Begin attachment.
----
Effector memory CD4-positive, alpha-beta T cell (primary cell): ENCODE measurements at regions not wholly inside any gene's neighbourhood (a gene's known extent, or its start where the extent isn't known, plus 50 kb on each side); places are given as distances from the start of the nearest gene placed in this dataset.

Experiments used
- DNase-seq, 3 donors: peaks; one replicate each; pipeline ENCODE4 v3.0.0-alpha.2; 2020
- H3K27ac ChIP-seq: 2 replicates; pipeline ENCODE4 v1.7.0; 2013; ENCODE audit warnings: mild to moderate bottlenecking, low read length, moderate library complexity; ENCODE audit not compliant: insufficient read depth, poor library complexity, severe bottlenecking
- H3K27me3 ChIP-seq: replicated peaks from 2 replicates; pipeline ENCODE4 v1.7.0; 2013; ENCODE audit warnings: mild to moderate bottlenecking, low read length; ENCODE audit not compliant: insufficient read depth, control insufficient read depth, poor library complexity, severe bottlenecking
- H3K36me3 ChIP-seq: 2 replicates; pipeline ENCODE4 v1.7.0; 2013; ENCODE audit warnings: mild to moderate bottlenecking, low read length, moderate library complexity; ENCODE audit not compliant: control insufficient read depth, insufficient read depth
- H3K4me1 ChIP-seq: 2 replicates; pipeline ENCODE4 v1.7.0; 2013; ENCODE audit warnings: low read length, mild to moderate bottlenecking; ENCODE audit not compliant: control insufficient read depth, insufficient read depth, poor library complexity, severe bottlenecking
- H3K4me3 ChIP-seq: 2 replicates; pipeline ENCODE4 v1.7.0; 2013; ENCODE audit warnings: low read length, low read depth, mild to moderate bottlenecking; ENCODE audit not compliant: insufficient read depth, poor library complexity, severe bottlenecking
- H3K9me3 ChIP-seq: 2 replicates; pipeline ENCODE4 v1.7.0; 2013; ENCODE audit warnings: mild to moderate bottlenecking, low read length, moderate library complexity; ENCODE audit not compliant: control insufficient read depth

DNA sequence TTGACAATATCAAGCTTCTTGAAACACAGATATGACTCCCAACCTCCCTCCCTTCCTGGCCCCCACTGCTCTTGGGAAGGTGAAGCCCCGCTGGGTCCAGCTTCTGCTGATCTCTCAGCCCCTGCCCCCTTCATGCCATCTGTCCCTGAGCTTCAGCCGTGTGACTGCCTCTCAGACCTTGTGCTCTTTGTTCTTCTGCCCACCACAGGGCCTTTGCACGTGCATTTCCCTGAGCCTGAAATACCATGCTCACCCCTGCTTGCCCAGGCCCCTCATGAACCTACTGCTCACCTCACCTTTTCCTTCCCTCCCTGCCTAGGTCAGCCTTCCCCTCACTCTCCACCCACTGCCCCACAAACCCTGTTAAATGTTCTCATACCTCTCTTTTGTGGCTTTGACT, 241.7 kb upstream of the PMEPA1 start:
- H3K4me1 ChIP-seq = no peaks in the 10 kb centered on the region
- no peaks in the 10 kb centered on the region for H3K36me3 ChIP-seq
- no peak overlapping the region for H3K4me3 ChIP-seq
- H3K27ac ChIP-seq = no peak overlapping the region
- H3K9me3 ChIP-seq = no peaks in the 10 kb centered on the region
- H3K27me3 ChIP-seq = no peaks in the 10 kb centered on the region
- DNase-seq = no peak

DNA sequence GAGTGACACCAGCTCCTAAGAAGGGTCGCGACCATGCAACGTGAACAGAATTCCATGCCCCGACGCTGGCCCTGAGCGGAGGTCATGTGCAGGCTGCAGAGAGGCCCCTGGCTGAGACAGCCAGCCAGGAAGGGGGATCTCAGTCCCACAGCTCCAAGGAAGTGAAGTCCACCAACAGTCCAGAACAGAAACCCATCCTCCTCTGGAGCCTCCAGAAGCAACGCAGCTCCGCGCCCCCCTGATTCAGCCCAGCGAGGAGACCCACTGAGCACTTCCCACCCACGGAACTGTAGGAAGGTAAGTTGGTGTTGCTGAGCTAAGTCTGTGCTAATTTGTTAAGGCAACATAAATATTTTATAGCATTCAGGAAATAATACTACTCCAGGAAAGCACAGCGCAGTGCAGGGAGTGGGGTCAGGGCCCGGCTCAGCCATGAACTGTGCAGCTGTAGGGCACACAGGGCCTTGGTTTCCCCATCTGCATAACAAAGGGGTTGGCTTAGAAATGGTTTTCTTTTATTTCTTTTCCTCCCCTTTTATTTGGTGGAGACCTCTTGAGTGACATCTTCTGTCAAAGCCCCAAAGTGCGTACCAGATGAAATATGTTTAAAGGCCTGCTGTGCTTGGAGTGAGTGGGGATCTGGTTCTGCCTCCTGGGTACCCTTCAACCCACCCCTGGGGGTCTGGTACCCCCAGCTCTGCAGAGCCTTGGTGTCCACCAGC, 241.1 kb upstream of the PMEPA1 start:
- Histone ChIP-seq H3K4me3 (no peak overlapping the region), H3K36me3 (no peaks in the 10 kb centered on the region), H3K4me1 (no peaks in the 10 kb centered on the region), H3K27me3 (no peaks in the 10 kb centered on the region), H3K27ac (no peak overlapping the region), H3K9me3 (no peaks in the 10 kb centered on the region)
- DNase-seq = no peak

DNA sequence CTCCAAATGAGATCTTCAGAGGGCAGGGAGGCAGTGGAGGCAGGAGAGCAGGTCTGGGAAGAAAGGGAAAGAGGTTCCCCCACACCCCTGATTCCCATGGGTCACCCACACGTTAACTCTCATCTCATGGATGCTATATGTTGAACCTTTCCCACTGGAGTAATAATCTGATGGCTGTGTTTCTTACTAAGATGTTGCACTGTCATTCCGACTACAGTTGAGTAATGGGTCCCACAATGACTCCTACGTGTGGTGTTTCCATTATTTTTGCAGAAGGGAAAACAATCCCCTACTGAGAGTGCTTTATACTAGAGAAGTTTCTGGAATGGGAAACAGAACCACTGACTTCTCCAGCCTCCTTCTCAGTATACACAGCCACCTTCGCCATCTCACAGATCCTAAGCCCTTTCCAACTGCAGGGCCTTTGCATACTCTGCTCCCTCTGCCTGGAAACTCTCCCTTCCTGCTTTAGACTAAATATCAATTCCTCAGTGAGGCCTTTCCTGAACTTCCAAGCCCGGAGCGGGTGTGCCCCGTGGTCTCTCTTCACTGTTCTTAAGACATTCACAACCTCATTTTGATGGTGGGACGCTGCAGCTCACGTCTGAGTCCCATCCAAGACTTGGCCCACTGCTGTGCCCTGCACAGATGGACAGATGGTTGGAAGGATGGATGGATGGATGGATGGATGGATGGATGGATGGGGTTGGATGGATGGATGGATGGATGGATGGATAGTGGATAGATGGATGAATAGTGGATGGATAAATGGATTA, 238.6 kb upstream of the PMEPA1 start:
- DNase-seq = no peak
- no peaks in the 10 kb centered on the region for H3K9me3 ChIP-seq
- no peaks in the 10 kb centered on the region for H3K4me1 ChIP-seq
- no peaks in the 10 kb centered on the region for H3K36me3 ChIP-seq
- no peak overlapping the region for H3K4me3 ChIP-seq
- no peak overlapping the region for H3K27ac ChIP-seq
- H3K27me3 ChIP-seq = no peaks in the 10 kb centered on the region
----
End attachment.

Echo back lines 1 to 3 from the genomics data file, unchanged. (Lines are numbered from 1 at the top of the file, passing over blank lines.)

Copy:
Effector memory CD4-positive, alpha-beta T cell (primary cell): ENCODE measurements at regions not wholly inside any gene's neighbourhood (a gene's known extent, or its start where the extent isn't known, plus 50 kb on each side); places are given as distances from the start of the nearest gene placed in this dataset.

Experiments used
- DNase-seq, 3 donors: peaks; one replicate each; pipeline ENCODE4 v3.0.0-alpha.2; 2020